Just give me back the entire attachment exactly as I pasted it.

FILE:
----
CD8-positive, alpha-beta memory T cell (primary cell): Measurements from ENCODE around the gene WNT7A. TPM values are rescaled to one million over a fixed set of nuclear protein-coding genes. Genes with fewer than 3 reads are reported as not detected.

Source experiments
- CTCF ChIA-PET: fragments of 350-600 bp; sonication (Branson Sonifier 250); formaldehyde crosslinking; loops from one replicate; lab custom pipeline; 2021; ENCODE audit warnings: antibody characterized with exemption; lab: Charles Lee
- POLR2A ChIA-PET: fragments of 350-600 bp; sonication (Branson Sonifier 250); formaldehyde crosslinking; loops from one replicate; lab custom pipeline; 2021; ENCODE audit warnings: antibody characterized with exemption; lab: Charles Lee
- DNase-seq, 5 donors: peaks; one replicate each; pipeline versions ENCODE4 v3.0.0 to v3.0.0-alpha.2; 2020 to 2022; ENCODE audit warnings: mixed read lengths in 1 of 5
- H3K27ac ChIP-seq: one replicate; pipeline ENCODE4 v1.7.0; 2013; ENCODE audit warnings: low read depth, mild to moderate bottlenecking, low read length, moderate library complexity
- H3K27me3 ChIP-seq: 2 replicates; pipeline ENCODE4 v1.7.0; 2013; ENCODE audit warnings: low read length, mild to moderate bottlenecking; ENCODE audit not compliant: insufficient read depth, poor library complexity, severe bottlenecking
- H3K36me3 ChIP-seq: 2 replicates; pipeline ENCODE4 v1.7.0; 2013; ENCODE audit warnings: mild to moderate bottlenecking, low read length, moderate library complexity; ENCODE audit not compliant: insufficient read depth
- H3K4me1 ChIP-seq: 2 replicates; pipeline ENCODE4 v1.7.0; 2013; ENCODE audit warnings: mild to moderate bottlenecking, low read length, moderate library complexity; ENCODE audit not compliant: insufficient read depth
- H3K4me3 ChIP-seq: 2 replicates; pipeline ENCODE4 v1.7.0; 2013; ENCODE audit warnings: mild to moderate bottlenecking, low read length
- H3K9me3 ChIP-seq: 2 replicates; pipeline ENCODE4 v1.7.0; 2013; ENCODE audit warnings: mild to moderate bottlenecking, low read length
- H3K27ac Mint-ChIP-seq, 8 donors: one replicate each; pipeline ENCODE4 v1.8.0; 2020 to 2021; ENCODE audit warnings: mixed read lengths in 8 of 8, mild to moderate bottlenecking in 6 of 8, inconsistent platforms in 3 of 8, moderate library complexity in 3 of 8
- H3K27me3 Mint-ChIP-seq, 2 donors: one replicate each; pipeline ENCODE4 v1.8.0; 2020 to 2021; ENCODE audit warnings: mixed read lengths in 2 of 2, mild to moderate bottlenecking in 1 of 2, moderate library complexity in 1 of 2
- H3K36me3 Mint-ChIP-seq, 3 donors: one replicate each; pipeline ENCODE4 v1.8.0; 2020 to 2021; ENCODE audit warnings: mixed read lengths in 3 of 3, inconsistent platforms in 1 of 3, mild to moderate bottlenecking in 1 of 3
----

CD8-positive, alpha-beta memory T cell (primary cell): Measurements from ENCODE around the gene WNT7A. TPM values are rescaled to one million over a fixed set of nuclear protein-coding genes. Genes with fewer than 3 reads are reported as not detected.

Source experiments
- CTCF ChIA-PET: fragments of 350-600 bp; sonication (Branson Sonifier 250); formaldehyde crosslinking; loops from one replicate; lab custom pipeline; 2021; ENCODE audit warnings: antibody characterized with exemption; lab: Charles Lee
- POLR2A ChIA-PET: fragments of 350-600 bp; sonication (Branson Sonifier 250); formaldehyde crosslinking; loops from one replicate; lab custom pipeline; 2021; ENCODE audit warnings: antibody characterized with exemption; lab: Charles Lee
- DNase-seq, 5 donors: peaks; one replicate each; pipeline versions ENCODE4 v3.0.0 to v3.0.0-alpha.2; 2020 to 2022; ENCODE audit warnings: mixed read lengths in 1 of 5
- H3K27ac ChIP-seq: one replicate; pipeline ENCODE4 v1.7.0; 2013; ENCODE audit warnings: low read depth, mild to moderate bottlenecking, low read length, moderate library complexity
- H3K27me3 ChIP-seq: 2 replicates; pipeline ENCODE4 v1.7.0; 2013; ENCODE audit warnings: low read length, mild to moderate bottlenecking; ENCODE audit not compliant: insufficient read depth, poor library complexity, severe bottlenecking
- H3K36me3 ChIP-seq: 2 replicates; pipeline ENCODE4 v1.7.0; 2013; ENCODE audit warnings: mild to moderate bottlenecking, low read length, moderate library complexity; ENCODE audit not compliant: insufficient read depth
- H3K4me1 ChIP-seq: 2 replicates; pipeline ENCODE4 v1.7.0; 2013; ENCODE audit warnings: mild to moderate bottlenecking, low read length, moderate library complexity; ENCODE audit not compliant: insufficient read depth
- H3K4me3 ChIP-seq: 2 replicates; pipeline ENCODE4 v1.7.0; 2013; ENCODE audit warnings: mild to moderate bottlenecking, low read length
- H3K9me3 ChIP-seq: 2 replicates; pipeline ENCODE4 v1.7.0; 2013; ENCODE audit warnings: mild to moderate bottlenecking, low read length
- H3K27ac Mint-ChIP-seq, 8 donors: one replicate each; pipeline ENCODE4 v1.8.0; 2020 to 2021; ENCODE audit warnings: mixed read lengths in 8 of 8, mild to moderate bottlenecking in 6 of 8, inconsistent platforms in 3 of 8, moderate library complexity in 3 of 8
- H3K27me3 Mint-ChIP-seq, 2 donors: one replicate each; pipeline ENCODE4 v1.8.0; 2020 to 2021; ENCODE audit warnings: mixed read lengths in 2 of 2, mild to moderate bottlenecking in 1 of 2, moderate library complexity in 1 of 2
- H3K36me3 Mint-ChIP-seq, 3 donors: one replicate each; pipeline ENCODE4 v1.8.0; 2020 to 2021; ENCODE audit warnings: mixed read lengths in 3 of 3, inconsistent platforms in 1 of 3, mild to moderate bottlenecking in 1 of 3